The Untold Truth Of Pablo Escobar

Pablo Escobar was one of the world's richest men and most notorious criminals.

Born in Colombia in 1949, Escobar first turned to crime in his teenage years. According to Britannica, he reportedly began by creating fake diplomas and report cards as well as stealing cars, stereo equipment, and tombstones in order to make a profit. Escobar was first arrested in 1974, in his mid-20s, for stealing a car.

Before long, Escobar had branched out into drug smuggling and gotten to work building an empire of illegality. His work as the leader of the Medellín drug cartel would ultimately make him a multibillion-dollar fortune and lead to the 1993 shootout that resulted in his death at the age of 44.

Despite the government trails and investigations, endless media coverage, and Hollywood biopics, there is a lot that remains uncertain about Escobar. He's a figure of much debate among government officials, rival gang members, and fellow Colombians alike. Here are a few ways in which he has split opinion, raised eyebrows and questions, and ultimately left a lingering impact on the public.

Pablo Escobar was deemed the 'Robin Hood' of Colombia

Part of the reason why Pablo Escobar is a subject of such fascination is his contradictions. According to NBC News, a 1983 article in the Spanish news magazine Semana deemed Escobar the "Robin Hood" of Medellín, Colombia. Escobar regularly criticized his local area's police brutality issues, and famously referred to his 1991 surrender as "a sacrifice for peace." With this kind of messaging, he positioned himself as a people's hero, and the government and its institutions as the real enemy.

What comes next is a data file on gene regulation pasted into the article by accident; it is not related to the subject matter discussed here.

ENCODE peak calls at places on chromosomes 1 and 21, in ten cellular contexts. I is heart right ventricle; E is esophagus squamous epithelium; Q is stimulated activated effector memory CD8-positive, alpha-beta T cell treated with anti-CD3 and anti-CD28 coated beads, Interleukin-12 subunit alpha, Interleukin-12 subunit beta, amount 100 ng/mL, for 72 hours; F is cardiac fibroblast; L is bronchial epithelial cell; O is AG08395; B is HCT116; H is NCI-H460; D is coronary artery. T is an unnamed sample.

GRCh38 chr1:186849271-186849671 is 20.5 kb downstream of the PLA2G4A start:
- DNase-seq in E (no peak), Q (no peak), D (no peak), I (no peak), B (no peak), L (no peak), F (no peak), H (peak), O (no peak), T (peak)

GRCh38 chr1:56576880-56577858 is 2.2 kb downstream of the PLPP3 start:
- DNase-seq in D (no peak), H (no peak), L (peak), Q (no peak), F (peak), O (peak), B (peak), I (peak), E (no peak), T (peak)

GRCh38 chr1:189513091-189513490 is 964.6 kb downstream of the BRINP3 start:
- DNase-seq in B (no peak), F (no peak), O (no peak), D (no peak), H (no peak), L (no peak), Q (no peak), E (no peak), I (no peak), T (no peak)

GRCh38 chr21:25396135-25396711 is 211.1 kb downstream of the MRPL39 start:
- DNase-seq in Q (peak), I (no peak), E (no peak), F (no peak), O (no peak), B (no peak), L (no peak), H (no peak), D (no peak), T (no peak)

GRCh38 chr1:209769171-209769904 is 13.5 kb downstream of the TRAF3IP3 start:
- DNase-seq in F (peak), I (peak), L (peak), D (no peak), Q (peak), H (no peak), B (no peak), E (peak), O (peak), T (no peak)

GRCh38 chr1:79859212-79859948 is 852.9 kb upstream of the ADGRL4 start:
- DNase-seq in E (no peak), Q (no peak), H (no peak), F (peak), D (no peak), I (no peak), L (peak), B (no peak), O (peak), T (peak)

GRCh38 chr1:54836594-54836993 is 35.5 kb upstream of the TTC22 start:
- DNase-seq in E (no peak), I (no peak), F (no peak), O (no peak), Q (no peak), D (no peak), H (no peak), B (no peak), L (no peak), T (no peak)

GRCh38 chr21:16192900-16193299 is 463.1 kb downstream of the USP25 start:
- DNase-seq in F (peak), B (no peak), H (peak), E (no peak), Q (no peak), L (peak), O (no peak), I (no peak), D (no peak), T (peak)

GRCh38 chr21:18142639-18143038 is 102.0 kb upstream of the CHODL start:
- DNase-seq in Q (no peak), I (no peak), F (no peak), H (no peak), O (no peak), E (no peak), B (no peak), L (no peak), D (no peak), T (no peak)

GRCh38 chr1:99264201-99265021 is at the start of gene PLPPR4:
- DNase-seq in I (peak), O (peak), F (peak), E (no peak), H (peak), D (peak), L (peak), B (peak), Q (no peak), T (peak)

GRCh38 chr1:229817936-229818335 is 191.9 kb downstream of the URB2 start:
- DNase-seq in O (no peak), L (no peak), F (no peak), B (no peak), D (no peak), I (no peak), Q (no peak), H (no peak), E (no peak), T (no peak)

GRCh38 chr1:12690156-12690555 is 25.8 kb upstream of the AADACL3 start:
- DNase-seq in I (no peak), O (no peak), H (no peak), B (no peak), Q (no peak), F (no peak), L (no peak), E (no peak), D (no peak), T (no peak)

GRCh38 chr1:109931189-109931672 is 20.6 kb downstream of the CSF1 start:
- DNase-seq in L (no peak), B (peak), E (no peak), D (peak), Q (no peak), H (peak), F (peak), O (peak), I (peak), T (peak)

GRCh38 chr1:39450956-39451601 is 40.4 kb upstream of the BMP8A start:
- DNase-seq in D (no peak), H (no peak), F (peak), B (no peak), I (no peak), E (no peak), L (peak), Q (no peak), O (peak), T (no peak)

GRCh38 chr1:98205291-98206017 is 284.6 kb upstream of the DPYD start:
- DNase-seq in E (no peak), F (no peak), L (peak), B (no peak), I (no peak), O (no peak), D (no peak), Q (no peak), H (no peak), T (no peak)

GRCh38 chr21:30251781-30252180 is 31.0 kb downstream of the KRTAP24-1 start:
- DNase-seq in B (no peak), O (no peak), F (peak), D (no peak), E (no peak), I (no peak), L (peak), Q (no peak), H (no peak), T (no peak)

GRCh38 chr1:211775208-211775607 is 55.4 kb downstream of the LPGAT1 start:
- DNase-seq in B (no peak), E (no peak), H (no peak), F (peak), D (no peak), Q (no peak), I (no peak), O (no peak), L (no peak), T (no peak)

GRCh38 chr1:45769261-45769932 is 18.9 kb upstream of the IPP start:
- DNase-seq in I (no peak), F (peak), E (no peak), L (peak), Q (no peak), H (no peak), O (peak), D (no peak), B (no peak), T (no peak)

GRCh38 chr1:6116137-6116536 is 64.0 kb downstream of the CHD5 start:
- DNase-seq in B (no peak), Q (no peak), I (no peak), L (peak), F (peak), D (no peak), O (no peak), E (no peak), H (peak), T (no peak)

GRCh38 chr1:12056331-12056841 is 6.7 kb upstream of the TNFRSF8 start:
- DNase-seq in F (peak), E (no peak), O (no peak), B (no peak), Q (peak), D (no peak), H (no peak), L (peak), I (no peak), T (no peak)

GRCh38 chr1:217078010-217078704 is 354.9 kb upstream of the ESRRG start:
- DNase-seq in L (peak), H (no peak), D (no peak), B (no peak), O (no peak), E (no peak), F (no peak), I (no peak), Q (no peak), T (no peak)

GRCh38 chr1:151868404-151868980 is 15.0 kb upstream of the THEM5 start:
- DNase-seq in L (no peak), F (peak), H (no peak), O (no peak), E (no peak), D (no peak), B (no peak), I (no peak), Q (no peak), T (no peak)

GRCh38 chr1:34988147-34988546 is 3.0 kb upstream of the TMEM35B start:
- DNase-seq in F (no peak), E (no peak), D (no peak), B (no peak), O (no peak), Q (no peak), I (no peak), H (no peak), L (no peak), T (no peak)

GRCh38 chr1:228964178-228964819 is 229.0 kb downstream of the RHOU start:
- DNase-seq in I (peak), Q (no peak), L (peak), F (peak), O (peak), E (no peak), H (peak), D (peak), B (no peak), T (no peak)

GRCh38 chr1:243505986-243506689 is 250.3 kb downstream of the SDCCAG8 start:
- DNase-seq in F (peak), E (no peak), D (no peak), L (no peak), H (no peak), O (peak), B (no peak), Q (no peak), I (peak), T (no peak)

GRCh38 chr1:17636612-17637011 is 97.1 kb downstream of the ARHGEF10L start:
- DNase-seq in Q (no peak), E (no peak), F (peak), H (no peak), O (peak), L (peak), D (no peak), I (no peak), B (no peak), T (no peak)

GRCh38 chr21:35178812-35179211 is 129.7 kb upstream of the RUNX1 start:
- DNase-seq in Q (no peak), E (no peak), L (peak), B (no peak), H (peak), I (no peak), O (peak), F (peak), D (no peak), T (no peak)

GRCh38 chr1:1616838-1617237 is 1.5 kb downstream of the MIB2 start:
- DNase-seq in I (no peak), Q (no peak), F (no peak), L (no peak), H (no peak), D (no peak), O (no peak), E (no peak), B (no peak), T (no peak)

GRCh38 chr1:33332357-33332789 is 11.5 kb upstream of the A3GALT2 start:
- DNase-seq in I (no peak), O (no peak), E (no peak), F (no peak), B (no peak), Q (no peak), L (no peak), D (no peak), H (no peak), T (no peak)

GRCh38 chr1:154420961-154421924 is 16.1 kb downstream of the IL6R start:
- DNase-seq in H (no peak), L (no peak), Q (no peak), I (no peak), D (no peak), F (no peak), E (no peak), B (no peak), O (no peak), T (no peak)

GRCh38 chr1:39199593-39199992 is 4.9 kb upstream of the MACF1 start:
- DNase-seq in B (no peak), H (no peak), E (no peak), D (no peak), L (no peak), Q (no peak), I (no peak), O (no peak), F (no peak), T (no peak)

A 2018 New Yorker article highlighted the fact that Escobar was beloved in Medellín and seen as a hometown hero. The "charismatic" and ambitious drug lord posed for photos and signed autographs as any celebrity would. His brother, Roberto, spoke to The New Yorker about why Pablo impacted so many Colombians. "It's because Pablo helped the poorest people of this country," he said. When asked "if his brother was a good man," Roberto said, "To me he was."

Billions of Pablo Escobar's dollars were burned, eaten by rats, or otherwise destroyed

Pablo Escobar was once considered "the seventh-richest person on the planet," per BBC. It could also be said that the notorious criminal had so much money he didn't know what to do with it — literally. In September 2020, BBC reported that Escobar's nephew, Nicolás Escobar, discovered a plastic bag containing $18 million stashed inside the wall of his apartment in Medellín, which previously belonged to his uncle. A lot of the cash was "decayed and no longer usable." "The smell [inside] was astonishing," Nicolás told the BBC. "A smell 100 times worse than something that had died." Escobar reportedly hid several million-dollar stashes across his properties, and Nicolás told the news outlet it was not the first time he'd found one of them.

Escobar was reckless with his money, and not just when it came to spending it. According to Britannica, the drug trafficker allegedly once set $2 million aflame to keep his daughter warm while they were on the run from the law around 1992. The billionaire reportedly wrote off $2.1 billion each year because it had been "eaten by rats," "destroyed by the elements," or "simply lost."

Pablo Escobar is partially responsible for South America's hippopotamus population

One of the major lasting impacts of Pablo Escobar's life's work is South America's "cocaine hippo" problem. According to the BBC, while the rise of the "cocaine hippos" began after Escobar's death, the ground-zero of the phenomenon was the drug lord's private zoo at his luxury estate known as Hacienda Napoles.